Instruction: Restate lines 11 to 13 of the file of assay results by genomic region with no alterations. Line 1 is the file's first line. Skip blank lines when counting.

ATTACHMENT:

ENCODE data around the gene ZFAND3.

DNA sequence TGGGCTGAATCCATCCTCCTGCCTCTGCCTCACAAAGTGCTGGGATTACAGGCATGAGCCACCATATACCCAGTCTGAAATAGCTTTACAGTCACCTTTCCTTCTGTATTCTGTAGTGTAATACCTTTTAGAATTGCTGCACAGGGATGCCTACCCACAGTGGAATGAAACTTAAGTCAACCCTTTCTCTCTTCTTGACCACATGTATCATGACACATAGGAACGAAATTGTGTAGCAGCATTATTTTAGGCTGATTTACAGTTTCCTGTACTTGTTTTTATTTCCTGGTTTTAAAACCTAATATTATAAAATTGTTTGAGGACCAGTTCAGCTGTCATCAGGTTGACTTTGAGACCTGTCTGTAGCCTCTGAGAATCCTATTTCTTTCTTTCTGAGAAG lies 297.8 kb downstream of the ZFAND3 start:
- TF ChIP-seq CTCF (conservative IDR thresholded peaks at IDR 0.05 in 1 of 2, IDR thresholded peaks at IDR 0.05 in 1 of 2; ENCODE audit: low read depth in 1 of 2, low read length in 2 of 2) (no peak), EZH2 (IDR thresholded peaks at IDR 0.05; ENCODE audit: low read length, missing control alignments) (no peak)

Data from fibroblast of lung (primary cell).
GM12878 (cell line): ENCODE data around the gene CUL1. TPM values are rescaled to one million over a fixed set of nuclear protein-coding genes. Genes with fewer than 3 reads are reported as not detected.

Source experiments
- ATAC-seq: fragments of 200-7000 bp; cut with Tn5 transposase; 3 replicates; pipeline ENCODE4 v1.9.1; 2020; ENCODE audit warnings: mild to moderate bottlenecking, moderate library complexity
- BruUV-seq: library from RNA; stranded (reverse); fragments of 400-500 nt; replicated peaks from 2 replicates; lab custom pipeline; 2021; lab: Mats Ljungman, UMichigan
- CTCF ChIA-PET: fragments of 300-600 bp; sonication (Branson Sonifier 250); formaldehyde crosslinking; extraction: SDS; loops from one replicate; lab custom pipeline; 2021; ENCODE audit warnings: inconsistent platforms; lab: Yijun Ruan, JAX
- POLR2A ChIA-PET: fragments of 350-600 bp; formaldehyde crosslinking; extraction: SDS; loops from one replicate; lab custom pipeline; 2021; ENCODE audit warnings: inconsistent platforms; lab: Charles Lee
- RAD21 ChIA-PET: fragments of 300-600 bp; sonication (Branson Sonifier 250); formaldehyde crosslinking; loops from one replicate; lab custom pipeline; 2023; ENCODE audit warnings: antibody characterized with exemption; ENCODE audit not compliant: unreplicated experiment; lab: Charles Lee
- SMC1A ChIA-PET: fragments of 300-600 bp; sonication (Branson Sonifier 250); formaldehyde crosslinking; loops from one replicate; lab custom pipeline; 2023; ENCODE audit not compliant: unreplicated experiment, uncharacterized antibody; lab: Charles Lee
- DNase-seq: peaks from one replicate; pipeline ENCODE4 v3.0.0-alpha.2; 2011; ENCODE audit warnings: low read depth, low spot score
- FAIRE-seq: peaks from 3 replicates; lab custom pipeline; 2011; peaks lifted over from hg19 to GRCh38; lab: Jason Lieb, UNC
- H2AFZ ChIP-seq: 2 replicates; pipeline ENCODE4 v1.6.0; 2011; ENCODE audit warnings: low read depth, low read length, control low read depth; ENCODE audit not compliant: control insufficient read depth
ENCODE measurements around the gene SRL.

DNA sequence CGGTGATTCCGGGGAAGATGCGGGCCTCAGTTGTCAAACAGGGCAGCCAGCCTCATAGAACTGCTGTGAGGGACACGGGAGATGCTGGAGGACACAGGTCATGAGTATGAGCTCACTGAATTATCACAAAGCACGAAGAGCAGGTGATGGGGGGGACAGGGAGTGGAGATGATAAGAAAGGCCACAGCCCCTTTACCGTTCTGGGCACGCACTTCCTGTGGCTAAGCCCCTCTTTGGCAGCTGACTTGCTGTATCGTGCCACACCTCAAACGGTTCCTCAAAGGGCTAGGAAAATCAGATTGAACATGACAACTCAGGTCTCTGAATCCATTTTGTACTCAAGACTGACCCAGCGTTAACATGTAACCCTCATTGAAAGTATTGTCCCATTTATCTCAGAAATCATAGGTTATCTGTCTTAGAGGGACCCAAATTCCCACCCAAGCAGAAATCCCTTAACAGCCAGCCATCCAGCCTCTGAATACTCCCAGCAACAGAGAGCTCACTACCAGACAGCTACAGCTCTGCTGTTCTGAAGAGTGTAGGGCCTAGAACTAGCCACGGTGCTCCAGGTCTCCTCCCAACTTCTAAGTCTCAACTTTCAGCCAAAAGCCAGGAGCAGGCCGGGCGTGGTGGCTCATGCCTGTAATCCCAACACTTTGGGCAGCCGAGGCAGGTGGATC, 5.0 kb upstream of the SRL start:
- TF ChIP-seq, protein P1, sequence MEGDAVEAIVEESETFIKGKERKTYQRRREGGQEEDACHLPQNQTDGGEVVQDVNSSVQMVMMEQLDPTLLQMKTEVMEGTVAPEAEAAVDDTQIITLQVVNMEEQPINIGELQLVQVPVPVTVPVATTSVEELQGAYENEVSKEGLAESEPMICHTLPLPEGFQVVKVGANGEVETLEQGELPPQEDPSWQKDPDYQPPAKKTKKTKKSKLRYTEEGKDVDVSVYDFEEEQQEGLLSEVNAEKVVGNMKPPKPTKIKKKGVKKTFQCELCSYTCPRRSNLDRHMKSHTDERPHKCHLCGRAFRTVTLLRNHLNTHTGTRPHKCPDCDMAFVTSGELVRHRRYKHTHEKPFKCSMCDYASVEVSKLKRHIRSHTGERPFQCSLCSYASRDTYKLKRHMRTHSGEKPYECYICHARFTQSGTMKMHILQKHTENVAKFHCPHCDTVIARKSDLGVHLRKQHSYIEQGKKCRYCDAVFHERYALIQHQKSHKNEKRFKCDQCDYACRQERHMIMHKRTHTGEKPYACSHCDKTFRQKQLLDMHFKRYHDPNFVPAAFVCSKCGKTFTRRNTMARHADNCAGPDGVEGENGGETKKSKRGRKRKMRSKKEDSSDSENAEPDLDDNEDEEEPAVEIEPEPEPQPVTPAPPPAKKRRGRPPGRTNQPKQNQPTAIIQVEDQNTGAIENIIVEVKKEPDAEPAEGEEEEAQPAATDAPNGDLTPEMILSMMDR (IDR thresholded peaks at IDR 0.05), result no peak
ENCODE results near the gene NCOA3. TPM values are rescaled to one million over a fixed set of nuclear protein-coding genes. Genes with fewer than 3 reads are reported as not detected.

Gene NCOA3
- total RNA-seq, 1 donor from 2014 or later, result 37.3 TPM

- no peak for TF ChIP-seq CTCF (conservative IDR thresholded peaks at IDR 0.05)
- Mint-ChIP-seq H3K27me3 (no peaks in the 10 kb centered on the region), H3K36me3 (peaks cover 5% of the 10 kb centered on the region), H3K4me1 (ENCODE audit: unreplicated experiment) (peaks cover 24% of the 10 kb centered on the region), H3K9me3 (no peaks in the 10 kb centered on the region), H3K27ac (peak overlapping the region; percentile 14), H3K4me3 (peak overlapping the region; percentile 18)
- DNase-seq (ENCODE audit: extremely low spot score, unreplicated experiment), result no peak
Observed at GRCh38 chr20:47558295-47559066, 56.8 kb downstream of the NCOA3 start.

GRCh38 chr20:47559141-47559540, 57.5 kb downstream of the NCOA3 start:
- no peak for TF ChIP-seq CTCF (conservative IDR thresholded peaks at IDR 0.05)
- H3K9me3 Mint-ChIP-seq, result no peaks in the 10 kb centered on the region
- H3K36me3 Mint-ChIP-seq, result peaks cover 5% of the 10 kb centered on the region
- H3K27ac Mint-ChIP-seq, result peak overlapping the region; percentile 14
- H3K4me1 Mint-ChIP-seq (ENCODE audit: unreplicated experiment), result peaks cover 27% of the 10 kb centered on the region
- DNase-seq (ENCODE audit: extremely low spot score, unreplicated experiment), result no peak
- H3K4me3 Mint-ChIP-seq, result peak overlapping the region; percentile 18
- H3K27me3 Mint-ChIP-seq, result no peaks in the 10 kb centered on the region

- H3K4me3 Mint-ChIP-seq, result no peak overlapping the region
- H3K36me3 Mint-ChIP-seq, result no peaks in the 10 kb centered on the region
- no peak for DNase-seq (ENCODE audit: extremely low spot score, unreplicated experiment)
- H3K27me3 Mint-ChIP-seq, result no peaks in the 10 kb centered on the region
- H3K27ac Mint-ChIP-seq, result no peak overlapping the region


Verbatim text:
- RAD21 ChIA-PET: fragments of 300-600 bp; sonication (Branson Sonifier 250); formaldehyde crosslinking; loops from one replicate; lab custom pipeline; 2023; ENCODE audit warnings: antibody characterized with exemption; ENCODE audit not compliant: unreplicated experiment; lab: Charles Lee
- SMC1A ChIA-PET: fragments of 300-600 bp; sonication (Branson Sonifier 250); formaldehyde crosslinking; loops from one replicate; lab custom pipeline; 2023; ENCODE audit not compliant: unreplicated experiment, uncharacterized antibody; lab: Charles Lee
- DNase-seq: peaks from one replicate; pipeline ENCODE4 v3.0.0-alpha.2; 2011; ENCODE audit warnings: low read depth, low spot score